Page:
Farewell Organ Recital

Farewell Organ Recital
July 21, 2017 7:30 pm
July 21, 2017 9:00 pm
Christ Church Cathedral

Monica Czausz’s last organ recital for the Cathedral prior to her departure for the Curtis Institute will begin at 7:30 p.m., with a reception to follow.


Cathedral changing key position as organist


The Cathedral organist plays an instrumental role in worship and upholds the music tradition as a pillar of the church.


As organist duties shift this summer from Monica Czausz to Daryl Robinson, both musicians have reflected upon the privileges and responsibilities at their fingertips.


Both appreciate how the music they play inspires the congregation’s spiritual journey during weekly services as well as at life’s most joyous and mournful passages. Unlike in their recitals, which spotlight their performance, at church, their skilled presence at the console is put in service of worship.


Czausz was organ scholar prior to being appointed Cathedral organist in 2015. She leaves to pursue an artist diploma at Curtis Institute of Music in Philadelphia, having just completed her bachelor’s and master’s degrees in music and organ performance at Rice University’s Shepherd School of Music.


The high points of her five years with the Cathedral have been the most demanding programs, she says.

All the music preparations with and by the choir for the major feasts and Holy Week, for example, can be harrowing, but ultimately rewarding — and very exciting. “We bask together in what we’ve accomplished,” she says.


In demand as a concert organist, Czausz is grateful for all she learned in her time at the Cathedral. That includes mastering anthem accompanying, service playing, and being able to adapt in the midst of real time choir volume and music direction.


Says Canon for Music Robert L. Simpson, “Watching Monica grow from a promising college freshman to a nationally renowned concert organist has been a rare privilege for me.  Apart from her extraordinary talent she has won the hearts of every choir member with her selfless spirit and unfailing cheerfulness.  We will follow her career with great pride.”


The organist – and the organs

Getting to know the personality of the four manual Aeoline-Skinner organ and the nuances of the venue allowed her to further hone the many voices it harnesses on behalf of the church’s elegant music tradition, she says. For example, the sanctuary’s acoustics are not reverberant, something that can hide the occasional musical misfire. Making the music seamless, meanwhile, requires more tapering and artistry through registration.


The Cathedral’s landmark pipe organ, known as the Edwin Robinson Spotts Memorial Organ, was installed in 1939 following the devastating church fire in the chancel. Tonal renovations and a new console further improved its ability to convey the full spectrum of joy, comfort, support, love and grief. Many professional organists consider the organ here the best service-playing instrument in Houston because of its glorious sound.


Czausz joins that assessment, adding: “Our pipe organ is a pillar of the Cathedral’s music tradition.


“It’s exciting to think of how, regardless of who is at the bench, the organ has its voice,” she says. “It will take on different accents based on who plays it, but it has its own personality. It’s supportive and gently guides the choir and congregation, but does not steal that spotlight.”


Czausz will perform a final organ recital on Friday, July 21, at 7:30 p.m., with a reception to follow. She views that upcoming program as “a thank you recital, a gift to the church” that will display her performance range. The mixed program is likely to include pieces by Bach and Mendelsohn, a powerful, 17-minute piece by Max Reger, and a traditional anthem for recital attendees to sing.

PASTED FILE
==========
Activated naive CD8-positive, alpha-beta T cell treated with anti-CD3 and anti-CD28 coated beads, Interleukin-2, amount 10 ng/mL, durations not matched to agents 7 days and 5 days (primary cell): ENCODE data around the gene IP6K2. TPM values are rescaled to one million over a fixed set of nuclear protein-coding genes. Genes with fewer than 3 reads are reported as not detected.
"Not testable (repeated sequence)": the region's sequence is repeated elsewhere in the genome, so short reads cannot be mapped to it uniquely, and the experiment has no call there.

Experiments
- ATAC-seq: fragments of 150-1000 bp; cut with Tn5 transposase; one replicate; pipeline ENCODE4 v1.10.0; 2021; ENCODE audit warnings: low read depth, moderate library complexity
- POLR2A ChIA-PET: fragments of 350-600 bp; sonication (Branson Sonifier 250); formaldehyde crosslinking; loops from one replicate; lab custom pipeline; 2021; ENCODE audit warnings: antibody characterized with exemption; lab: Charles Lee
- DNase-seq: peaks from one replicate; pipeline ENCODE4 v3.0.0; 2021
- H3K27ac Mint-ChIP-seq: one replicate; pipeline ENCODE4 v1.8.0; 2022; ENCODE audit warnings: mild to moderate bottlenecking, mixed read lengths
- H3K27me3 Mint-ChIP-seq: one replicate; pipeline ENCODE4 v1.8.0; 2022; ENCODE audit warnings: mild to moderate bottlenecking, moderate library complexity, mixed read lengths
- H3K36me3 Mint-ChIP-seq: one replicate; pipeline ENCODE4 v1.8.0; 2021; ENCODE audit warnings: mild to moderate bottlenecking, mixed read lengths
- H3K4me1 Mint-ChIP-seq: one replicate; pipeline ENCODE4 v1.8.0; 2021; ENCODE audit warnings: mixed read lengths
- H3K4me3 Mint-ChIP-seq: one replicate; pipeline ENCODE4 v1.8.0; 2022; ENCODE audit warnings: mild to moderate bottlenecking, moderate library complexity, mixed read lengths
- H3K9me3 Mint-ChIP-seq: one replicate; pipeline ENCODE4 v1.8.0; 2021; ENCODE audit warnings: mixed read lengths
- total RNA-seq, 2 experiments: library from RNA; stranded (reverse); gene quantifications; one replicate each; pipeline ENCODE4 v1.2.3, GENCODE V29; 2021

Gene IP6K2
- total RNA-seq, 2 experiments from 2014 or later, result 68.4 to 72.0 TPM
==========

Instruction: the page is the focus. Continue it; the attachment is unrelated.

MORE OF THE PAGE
Incoming Cathedral organist Daryl Robinson will begin his tenure at services on August 6. He has been getting to know the pipe organ here since his appointment earlier this summer.


Robinson is no stranger to the Cathedral, its music tradition, or the congregation’s music appreciation. He has performed with Houston Chamber Choir, for example, and has presented an Evensong organ recital here. Professional reviews of his concerts note his depth of interpretive skill.


Simpson is looking forward to working with Robinson. “There is absolutely no one who is better able to step into the important role of Cathedral organist than Daryl, a person I have known and worked with in the past.  With a major concert career already established and a significant teaching post in hand at the University of Houston he feels a large part of his calling is as a church musician.  Christ Church is truly blessed to have him assume the position of Cathedral organist.”


A Pasadena native, Robinson was previously assistant professor of organ studies at Westminster Choir College in Princeton, NJ.


Robinson’s return to Houston will include being an assistant professor and chair of organ studies at University of Houston’s Moores School of Music. He’ll be balancing his academic and Cathedral duties with opportunities to perform as a concert organist.


He considers the Cathedral congregation music-savvy as well as mission-focused and is pleased “the stars aligned” to allow him to return to church-based music traditions, something he has missed. He’s looking forward to learning more from working with the choir and its director, Robert Simpson, also the Cathedral canon for music.


The Cathedral’s Anglican music program is the “hub of music for the Diocese,” Robinson says. He considers it a privilege for him to become a music minister who will be able to tap the emotional range of the instrument in support of liturgy and church life. He looks forward to becoming engaged in the life of the congregation.


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